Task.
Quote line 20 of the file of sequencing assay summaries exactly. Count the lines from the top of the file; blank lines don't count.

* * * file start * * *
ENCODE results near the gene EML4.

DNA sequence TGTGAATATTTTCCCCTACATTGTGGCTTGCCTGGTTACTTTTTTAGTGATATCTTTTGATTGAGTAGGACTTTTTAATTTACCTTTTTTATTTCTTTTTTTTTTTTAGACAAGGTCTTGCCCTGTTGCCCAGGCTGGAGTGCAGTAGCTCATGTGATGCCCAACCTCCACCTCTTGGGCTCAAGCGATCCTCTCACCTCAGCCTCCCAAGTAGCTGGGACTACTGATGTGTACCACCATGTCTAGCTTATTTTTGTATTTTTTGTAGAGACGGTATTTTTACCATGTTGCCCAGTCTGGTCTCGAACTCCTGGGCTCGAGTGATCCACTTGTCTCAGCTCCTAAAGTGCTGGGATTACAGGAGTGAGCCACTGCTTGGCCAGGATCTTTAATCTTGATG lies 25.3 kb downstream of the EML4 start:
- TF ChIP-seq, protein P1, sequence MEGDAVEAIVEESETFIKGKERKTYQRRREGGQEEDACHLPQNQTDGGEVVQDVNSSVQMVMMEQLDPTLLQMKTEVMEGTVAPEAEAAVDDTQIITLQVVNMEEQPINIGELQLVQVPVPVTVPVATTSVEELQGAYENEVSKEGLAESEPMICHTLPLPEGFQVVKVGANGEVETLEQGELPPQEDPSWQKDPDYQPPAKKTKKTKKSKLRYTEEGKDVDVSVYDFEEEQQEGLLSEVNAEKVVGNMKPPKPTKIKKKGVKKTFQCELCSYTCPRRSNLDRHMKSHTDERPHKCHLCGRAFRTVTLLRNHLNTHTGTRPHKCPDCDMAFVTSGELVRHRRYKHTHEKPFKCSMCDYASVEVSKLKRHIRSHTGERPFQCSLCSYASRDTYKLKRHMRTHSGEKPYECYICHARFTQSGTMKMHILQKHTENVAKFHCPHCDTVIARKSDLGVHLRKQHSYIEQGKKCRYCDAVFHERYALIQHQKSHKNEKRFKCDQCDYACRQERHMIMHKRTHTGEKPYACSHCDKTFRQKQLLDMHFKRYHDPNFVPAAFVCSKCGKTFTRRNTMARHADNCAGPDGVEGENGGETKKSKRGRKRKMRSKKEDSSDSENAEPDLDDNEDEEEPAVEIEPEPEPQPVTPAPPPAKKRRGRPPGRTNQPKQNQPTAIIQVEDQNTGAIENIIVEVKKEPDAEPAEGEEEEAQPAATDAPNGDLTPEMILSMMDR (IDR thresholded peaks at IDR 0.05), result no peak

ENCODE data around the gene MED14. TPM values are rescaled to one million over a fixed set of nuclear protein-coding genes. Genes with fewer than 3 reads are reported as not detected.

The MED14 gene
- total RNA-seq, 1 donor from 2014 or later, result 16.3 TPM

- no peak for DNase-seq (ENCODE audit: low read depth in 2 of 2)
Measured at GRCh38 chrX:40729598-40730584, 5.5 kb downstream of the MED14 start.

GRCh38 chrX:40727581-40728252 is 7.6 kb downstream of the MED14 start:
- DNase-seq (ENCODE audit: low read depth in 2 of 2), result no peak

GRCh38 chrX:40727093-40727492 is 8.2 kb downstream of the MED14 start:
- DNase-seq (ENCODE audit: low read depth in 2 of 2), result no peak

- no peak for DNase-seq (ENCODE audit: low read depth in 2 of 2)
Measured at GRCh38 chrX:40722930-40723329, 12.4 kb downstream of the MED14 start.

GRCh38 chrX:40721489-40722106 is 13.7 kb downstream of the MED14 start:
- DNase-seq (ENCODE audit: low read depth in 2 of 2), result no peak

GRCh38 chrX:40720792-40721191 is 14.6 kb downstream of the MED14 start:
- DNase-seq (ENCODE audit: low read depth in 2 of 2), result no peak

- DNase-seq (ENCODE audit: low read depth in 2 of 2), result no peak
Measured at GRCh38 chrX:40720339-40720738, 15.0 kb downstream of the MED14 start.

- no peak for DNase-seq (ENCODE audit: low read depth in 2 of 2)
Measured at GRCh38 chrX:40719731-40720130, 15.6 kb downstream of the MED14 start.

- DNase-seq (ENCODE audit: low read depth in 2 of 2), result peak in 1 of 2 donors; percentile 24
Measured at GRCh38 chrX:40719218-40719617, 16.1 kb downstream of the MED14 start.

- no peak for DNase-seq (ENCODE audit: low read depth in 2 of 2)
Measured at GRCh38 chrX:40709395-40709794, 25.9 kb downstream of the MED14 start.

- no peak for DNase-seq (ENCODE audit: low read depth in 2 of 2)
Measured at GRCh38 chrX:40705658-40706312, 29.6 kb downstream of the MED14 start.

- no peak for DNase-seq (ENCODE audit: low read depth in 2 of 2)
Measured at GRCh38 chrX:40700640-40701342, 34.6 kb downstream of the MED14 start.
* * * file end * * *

Measured at GRCh38 chrX:40720339-40720738, 15.0 kb downstream of the MED14 start.